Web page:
GAIN - Gene Association/Interaction Network
Creating a gene-association network from text taken from abstracts of research articles in Pubmed
A capstone project for the Galvanize Data Science Immersive
An organism’s set of genes provides the basic blueprint for the characteristic features that define what that organism. The interaction between the products of these genes dictates the cellular and organismal response to stimuli, environmetal changes, and from input from other cells or organisms. As an example, a complex network of the conserved genes dictates the process of embryonic development in different multi-cellular organisms. Our understanding of these networks emerged from a multitude of experimental evidence and each layer is added constantly as our knowledge base increases.
The question I asked is the following. Can I build a gene network without prior knowledge of biology? Can I mine the text of scientific abstracts to create such a network? And, what is the utility of this endeavor? For the last question, one can imagine a relative science novice looking at the created gene network as a starting point to investigating a gene and its functional partners. Another application may be for a company that has an interest with a specific disease-causing gene. Finding the gene-pairs/interactors for the gene of interest may point to a new mechanistic pathway that may be an important pharmacologic target for the disease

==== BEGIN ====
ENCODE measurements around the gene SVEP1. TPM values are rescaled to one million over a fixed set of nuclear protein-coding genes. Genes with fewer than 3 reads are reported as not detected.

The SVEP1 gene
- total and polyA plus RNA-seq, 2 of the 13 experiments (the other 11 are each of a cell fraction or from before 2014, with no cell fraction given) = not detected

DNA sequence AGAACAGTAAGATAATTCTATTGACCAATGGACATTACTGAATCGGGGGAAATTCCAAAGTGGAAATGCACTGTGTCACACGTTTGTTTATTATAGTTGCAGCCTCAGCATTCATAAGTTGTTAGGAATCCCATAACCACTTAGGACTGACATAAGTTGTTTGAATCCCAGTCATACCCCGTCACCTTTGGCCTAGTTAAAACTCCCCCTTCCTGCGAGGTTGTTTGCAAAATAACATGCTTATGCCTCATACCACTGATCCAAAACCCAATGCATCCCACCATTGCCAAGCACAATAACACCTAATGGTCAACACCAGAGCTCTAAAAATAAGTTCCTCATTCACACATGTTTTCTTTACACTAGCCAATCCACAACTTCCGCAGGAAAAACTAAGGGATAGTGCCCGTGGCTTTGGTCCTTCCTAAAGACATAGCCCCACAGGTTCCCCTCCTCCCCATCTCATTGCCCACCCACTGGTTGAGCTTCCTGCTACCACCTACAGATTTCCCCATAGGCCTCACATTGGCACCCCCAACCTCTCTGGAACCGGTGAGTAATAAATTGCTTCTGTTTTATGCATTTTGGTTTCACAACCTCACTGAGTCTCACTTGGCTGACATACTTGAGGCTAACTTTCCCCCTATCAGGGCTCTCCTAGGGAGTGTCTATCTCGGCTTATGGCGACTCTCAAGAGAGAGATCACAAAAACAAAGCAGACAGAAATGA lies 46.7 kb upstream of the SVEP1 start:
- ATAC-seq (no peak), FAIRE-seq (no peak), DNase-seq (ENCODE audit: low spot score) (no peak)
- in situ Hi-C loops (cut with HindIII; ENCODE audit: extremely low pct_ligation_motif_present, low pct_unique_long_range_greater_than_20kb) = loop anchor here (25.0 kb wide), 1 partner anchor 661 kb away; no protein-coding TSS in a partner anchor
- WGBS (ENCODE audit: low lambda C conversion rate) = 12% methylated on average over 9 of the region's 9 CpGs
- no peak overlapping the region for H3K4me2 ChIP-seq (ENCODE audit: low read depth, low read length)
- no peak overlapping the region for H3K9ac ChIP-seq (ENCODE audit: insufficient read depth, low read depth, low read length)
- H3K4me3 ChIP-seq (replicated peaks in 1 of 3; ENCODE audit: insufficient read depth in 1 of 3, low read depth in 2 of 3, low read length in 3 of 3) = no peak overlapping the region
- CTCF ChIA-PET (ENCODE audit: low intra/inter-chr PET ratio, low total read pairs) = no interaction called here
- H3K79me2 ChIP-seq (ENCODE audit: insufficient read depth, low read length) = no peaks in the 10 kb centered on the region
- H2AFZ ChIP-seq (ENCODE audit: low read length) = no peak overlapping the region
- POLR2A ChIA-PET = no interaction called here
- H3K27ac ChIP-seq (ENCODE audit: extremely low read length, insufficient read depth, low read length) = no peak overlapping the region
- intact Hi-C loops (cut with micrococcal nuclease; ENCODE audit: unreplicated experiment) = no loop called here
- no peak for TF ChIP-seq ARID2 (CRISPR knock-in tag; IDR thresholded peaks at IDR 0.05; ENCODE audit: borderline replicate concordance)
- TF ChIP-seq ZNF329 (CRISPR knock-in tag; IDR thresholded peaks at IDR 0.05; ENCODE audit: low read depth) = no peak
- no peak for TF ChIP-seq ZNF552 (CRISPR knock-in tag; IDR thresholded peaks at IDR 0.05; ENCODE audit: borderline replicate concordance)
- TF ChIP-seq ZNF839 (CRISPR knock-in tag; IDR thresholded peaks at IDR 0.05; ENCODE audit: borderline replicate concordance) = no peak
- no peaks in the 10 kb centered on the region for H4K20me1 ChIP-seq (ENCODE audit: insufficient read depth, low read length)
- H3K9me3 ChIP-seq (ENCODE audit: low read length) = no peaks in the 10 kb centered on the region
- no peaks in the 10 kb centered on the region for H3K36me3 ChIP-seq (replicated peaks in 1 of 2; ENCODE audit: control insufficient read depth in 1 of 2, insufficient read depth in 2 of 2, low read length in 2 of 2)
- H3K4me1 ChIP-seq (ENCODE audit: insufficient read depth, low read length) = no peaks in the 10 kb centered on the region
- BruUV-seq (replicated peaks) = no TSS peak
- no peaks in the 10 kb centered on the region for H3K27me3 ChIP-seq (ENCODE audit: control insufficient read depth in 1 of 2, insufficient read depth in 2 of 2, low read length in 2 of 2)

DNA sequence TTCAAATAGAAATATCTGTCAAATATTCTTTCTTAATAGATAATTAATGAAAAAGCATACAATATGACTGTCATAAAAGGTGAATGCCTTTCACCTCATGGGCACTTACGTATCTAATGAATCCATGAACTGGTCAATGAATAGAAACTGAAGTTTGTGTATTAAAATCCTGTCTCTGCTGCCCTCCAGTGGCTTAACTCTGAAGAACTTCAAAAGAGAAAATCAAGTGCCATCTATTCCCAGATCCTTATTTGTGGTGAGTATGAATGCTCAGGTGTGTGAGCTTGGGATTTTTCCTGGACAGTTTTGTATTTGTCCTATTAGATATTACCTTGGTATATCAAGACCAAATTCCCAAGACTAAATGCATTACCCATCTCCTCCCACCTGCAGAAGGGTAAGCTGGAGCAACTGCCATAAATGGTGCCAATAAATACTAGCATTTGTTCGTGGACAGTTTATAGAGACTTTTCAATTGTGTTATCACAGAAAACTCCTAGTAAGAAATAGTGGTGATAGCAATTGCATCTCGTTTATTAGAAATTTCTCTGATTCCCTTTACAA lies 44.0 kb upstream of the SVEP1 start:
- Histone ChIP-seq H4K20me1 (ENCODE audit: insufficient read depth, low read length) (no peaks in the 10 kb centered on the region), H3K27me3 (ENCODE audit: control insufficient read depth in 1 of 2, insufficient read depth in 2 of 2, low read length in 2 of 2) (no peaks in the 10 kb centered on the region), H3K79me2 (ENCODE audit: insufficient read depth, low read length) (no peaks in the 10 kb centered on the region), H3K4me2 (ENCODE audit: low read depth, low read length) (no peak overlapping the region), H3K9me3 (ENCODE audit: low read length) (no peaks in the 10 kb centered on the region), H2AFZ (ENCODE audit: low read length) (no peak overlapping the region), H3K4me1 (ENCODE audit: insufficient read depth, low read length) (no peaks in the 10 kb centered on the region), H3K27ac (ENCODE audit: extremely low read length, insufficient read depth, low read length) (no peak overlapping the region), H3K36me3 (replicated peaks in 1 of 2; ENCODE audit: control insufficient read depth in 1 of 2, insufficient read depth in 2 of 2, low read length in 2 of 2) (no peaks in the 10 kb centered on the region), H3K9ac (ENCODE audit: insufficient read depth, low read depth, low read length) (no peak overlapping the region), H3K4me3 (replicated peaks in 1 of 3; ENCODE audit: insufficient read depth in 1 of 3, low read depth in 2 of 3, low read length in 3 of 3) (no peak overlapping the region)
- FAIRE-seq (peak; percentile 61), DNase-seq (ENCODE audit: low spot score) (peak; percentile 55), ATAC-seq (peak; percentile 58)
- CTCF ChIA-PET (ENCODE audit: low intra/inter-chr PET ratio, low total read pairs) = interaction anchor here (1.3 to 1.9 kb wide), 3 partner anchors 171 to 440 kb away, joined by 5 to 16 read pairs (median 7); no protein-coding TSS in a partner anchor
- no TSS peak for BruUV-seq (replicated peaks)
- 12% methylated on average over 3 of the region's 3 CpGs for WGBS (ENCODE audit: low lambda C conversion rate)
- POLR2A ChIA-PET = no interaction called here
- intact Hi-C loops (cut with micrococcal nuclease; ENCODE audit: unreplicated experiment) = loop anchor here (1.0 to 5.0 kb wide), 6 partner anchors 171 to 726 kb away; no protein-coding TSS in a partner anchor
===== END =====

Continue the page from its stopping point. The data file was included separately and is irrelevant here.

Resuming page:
There are literally millions of published articles annotated in Pubmed which are readily available. To not be overwhelmed with too much information, I started my analysis with an abstract list returned from a query for the keyword "metabolism" and filtering for just review articles and only from the last 5 years. This analysis provides the proof of concept and results in a deliverable minimum viable product in the time that is allotted for the capstone project. I would then expand the project to include abstracts from several years, which would then include most of the papers in genetics and biology after the human genome was mostly annotated. Since some of the journals that are accessible by Pubmed cater to a wide audience (Science, Nature, Proceedings of the National Academy of Sciences), I will focus on just review articles during my data collection and/or subsequent analysis.
The data pipeline for the text analysis begins with a Pubmed download of a formatted text file (Medline format). The python module Biopython allows for parsing of several components of this text, treating it as a dictionary file. I extracted the Pubmed ID (PMID), the title (TI), and the body of the abstract (AB). The list of genes used to query the abstract text is built from two online repositories - the UCSC Genome Browser and Uniprot.
The abstracts extracted from pubmed were analyzed in two ways. Firstly, each abstract went through a tokenizer (NLTK) and these tokenized abstracts were used to mine for the gene pairs. Secondly, the abstracts were clustered into twenty categories mined from topic analysis using non-negative matrix factorization (NMF). Twenty categories were chosen as an optimal number of categories/topics that had very little if any overlap.
TruncatedSVD/TSNE clustering of abstracts
Graph centered on the brca2 gene
Topic list of articles about brca2
The gene pairing and NMF analysis results were pooled and stored in a Postgres database that is used by a search engine that can return a networkx Graph for a gene of interest, titles of associated articles, and as a metric, a plot of the topic distribution for the articles. After the dataset is expanded, a web-based search engine will be deployed that will take a gene name in any form and return a graph and article list.